by Jim Bulls
Here I am, continuing my school days saga, getting ready to start junior high school and evolving from adolescence into becoming a young adult. General Grant was the only junior high in Reedley, so both elementary schools attended seventh and eighth grade there.
My first day at General Grant reunited me with my old nemesis from the third grade at Washington School. We were in mixed chorus together. I was a prime candidate for the Vienna Boy’s Choir since my voice hadn’t changed yet.
“Nemesis” had come up with some original ways to mess with me. The scenario went something like this: as I exited the music room, he would send his friend (even smaller than I was) to try to get through the door the same time I was. He would then step in to come to his friend’s “aid.” Fortunately “Nemesis” was to graduate in the spring and I would be able to forget about him.
My seventh grade English teacher was Bob Weibe. I remember him reading The Legend of Sleepy Hollow to us. As he was reading the description of Ichabod Crane, a tall lanky cumbersome fellow with curly hair, beady eyes with a long pointed nose, we couldn’t help but see that Mr. Weibe had described himself to a tee. That did make the story more interesting and meaningful to us students.
In the seventh grade music began playing a large part in our lives. A new sound called rock and roll had infiltrated into the big bands and the kids loved it. Jerry Lee Lewis, Elvis Presley and Buddy Holly made inroads into the R&B and rock and roll charts. Being from the south, these artists were inspired by honkytonks and Black gospel singers.
During my junior high days, rock and roll record sales were segregated. Artists like Fats Domino, Ray Charles, Chuck Berry, Little Richard and James Brown couldn’t be found on the local record racks at Connor’s TV & Radio in Reedley. Kids started going to Fresno to Lightening Record Company to buy the music that was heard on the radio. That all changed by the time I was in high school. Local record stores began carrying the most popular renditions of the songs the kids were listening to.
During the summer between my seventh and eighth grade years, the Bombachs moved in across the street while their new house was being built. I greatly admired their son, Leo. He was into martial arts, played his drums into the night (which irritated my father to no end), drove a 1957 pink Thunderbird and had a motorcycle. His pet of choice was a monkey. If the monkey liked you, he would sit on your shoulder and groom your hair ?looking for fleas and ticks. On the other hand, if he didn’t like you, you ran the chance of getting bitten. Fortunately the monkey liked me. Monkeys have really sharp teeth!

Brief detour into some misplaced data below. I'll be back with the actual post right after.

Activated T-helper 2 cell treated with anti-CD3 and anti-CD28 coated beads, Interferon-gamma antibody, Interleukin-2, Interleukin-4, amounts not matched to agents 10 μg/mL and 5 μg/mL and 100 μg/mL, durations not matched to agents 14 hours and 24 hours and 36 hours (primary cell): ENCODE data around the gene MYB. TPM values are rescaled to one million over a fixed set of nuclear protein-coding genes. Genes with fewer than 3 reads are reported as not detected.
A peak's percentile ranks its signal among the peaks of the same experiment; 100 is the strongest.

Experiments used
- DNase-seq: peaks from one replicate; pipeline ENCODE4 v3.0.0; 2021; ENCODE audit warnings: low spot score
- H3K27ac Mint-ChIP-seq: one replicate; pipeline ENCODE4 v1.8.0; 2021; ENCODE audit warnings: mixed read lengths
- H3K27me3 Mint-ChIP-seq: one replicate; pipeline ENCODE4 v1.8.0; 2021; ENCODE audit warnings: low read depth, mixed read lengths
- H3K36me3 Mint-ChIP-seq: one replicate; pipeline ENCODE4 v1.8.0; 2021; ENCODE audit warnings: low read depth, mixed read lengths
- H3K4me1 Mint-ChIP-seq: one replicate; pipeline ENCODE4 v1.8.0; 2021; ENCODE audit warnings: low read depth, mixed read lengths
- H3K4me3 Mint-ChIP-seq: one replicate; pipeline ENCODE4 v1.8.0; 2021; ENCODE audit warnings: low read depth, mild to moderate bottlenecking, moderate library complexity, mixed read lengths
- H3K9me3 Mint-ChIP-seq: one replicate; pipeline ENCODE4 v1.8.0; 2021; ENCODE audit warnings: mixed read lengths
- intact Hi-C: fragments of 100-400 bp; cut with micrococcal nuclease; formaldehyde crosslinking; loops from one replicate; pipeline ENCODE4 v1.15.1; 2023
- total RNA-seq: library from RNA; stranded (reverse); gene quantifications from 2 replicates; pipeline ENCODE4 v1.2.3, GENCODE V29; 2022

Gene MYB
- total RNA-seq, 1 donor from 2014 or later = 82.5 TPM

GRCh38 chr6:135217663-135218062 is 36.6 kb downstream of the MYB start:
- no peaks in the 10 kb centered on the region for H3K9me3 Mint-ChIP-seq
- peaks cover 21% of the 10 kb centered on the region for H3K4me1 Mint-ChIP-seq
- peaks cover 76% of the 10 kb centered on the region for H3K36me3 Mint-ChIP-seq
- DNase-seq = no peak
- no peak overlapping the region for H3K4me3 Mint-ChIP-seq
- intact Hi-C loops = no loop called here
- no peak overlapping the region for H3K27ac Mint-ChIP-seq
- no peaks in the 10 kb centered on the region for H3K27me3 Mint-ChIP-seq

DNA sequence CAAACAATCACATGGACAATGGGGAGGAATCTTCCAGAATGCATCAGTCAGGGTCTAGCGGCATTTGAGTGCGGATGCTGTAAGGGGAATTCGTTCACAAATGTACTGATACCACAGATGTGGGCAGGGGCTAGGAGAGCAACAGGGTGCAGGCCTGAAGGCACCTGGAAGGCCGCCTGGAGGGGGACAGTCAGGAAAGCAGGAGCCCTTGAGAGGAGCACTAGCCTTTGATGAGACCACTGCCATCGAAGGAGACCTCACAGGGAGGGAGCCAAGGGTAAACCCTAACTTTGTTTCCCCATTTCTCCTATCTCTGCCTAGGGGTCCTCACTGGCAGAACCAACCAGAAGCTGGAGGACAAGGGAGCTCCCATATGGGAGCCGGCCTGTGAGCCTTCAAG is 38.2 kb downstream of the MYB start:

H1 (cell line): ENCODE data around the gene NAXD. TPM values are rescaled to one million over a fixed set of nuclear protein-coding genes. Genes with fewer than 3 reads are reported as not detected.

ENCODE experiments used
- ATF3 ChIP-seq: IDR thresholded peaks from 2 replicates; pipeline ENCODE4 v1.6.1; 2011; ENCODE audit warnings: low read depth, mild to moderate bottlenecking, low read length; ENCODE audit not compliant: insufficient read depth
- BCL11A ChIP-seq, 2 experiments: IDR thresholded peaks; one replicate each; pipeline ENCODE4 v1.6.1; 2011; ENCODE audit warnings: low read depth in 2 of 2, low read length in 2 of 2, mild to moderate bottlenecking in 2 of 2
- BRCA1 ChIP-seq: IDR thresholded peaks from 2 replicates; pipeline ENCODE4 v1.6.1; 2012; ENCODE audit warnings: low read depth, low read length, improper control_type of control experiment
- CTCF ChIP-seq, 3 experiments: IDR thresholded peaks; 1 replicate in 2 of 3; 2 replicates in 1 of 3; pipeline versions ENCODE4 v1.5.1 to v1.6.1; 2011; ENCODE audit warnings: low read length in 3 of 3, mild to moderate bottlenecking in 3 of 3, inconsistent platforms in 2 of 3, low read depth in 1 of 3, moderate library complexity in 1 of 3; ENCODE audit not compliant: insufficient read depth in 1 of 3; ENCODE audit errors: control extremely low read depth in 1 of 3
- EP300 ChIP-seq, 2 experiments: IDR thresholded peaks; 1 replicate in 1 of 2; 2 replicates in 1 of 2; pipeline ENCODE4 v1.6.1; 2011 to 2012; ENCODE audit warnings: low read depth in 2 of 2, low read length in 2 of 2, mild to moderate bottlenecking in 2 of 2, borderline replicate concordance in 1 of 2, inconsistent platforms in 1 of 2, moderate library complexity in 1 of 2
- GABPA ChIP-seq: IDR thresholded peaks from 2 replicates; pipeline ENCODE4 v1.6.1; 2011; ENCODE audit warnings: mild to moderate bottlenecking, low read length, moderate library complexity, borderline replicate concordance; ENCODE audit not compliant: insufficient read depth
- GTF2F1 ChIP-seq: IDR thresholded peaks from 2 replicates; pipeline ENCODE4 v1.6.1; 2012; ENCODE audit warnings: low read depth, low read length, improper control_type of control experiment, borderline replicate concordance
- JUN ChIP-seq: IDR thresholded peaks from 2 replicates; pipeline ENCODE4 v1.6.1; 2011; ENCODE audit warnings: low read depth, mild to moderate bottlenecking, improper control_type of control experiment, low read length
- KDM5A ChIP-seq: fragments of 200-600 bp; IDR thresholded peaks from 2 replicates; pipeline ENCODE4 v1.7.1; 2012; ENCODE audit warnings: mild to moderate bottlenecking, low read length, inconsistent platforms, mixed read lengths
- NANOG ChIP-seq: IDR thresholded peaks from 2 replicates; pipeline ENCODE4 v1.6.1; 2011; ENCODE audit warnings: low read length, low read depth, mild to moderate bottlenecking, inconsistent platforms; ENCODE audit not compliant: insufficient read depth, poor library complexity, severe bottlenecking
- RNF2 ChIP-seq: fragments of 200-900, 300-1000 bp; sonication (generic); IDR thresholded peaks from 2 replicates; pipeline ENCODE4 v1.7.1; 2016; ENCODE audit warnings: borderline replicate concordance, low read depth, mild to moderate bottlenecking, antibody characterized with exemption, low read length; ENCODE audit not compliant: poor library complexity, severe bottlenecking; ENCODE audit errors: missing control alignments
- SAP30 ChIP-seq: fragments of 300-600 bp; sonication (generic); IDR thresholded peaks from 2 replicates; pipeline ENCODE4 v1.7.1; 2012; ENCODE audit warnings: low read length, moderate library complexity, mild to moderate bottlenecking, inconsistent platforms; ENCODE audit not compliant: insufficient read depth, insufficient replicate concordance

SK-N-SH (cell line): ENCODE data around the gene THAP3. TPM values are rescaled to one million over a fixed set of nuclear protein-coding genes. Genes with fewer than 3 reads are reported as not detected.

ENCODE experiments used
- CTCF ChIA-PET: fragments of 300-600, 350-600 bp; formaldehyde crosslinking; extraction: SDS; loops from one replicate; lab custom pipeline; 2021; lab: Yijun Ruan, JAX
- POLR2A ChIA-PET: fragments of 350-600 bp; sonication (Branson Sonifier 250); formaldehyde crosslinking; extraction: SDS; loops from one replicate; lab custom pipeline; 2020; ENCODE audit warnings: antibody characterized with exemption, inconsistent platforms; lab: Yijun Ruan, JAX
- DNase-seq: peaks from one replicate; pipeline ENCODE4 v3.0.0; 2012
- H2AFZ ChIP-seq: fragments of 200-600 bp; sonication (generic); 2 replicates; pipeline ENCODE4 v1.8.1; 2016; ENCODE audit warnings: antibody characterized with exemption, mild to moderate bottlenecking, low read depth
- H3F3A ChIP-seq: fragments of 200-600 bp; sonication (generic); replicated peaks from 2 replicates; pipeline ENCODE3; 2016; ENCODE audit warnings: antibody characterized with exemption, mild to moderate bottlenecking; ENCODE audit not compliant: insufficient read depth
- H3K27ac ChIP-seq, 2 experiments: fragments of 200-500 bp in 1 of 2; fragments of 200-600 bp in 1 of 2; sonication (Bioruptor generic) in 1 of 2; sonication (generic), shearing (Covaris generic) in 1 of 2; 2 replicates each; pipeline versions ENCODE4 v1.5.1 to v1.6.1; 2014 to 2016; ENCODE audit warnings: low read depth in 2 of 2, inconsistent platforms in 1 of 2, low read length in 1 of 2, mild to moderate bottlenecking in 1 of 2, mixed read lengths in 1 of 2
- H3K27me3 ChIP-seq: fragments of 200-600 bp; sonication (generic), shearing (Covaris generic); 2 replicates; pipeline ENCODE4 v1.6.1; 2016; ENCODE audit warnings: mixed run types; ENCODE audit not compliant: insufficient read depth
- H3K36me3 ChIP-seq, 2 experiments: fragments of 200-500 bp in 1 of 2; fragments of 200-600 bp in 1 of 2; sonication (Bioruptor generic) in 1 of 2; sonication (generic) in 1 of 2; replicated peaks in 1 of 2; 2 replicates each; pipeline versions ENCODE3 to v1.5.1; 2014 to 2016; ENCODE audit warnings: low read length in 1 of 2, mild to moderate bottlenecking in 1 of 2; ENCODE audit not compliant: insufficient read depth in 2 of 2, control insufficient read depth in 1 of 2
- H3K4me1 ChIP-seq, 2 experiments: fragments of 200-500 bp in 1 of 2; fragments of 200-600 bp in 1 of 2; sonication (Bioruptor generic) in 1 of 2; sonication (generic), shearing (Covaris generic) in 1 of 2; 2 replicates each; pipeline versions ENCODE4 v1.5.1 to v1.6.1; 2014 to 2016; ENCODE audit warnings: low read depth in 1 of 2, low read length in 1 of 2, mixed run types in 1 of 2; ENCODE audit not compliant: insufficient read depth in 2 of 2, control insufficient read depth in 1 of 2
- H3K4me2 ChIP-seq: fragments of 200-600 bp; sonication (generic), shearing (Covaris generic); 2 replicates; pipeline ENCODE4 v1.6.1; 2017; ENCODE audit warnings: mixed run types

My eighth grade year, 1956-57, was exceptional in my life. I was greatly impressed with the older boys in the neighborhood: Robert and John Seaman, Carl and Dick Kasabian and the Hagopian twins. Robert Seaman set high school records in long distance running and John loved to hunt. He was equally as fast a runner, but he let his brother have all the credit. Carl and Dick were into engineering. They designed and built their own house. They erected a television receiving tower in their backyard and were able to pick up T.V. channels from Los Angeles before we had television in the Valley. They also introduced me to Mad Magazine. The Hagopians fabricated juice tanks and gondola trailers for hauling wine grapes. I was always hanging out with them to watch them build stuff. They also hired the local kids to turn raisin trays, so I worked for them.
All of those boys drove old cars that they had fixed up themselves. This really spurred my interest in cars and I bought my first car, a 1928 Model A Ford, when I was in the eighth grade.
In 1957 there was a local talent show. I can’t remember who sponsored it, but vocal, piano and violin solos were featured, as well as a group from Reedley High School who were called Cruz Espino and the “Cruzers”. They sang their own rendition of “In the Still of the Night” which was on top of the pop charts right then. The teenagers in the crowd went wild, and despite most of the judges being considered “long haired,” the “Cruzers” won first place.
That eighth grade year seemed to fly by, and we were soon getting ready for graduation and leaving General Grant. I have fond memories of many of the teachers: T.R. Nickkel the school superintendent, Principal Beulah Leonard and Coach Luke Tremble. Coach Tremble orchestrated the play that evolved into the first and only touchdown in flag football that I ever made. Roy Sawatsky was hot on my heels, but could never quite grab my flag.